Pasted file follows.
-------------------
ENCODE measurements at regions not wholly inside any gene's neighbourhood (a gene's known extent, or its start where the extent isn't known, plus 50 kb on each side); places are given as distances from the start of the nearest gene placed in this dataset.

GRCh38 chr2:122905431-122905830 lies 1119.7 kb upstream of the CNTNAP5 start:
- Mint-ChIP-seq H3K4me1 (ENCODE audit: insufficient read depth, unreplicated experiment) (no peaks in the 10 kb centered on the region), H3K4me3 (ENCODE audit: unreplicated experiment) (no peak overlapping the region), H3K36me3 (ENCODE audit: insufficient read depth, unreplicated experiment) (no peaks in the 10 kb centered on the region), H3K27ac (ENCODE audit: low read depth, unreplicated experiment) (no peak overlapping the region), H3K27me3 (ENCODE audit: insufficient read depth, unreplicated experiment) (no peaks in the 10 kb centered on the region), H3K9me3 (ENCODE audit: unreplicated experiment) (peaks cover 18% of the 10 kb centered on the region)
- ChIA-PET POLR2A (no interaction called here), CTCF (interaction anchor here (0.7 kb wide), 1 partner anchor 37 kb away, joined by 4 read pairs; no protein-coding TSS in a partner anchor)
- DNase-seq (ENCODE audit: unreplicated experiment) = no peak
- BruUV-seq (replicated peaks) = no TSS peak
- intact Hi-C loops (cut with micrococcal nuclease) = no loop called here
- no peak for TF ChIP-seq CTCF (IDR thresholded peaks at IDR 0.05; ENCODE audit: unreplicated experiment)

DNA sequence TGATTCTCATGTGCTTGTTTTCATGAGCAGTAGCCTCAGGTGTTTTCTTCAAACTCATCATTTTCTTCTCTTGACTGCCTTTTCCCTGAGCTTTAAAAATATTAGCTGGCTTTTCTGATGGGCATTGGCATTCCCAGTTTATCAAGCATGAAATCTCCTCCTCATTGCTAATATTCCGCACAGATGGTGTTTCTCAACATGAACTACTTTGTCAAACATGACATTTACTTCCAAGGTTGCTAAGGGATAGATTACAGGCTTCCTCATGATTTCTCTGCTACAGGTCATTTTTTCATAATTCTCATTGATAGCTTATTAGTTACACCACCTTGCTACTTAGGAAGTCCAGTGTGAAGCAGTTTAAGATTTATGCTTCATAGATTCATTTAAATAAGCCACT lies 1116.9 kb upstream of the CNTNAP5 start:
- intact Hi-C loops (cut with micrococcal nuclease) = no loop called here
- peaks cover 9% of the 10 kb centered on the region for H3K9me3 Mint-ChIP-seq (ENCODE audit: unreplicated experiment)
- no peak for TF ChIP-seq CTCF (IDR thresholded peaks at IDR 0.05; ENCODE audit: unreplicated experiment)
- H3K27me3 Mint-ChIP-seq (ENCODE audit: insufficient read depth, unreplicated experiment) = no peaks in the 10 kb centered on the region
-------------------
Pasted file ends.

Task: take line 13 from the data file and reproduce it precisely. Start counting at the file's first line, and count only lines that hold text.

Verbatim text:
- H3K27me3 Mint-ChIP-seq (ENCODE audit: insufficient read depth, unreplicated experiment) = no peaks in the 10 kb centered on the region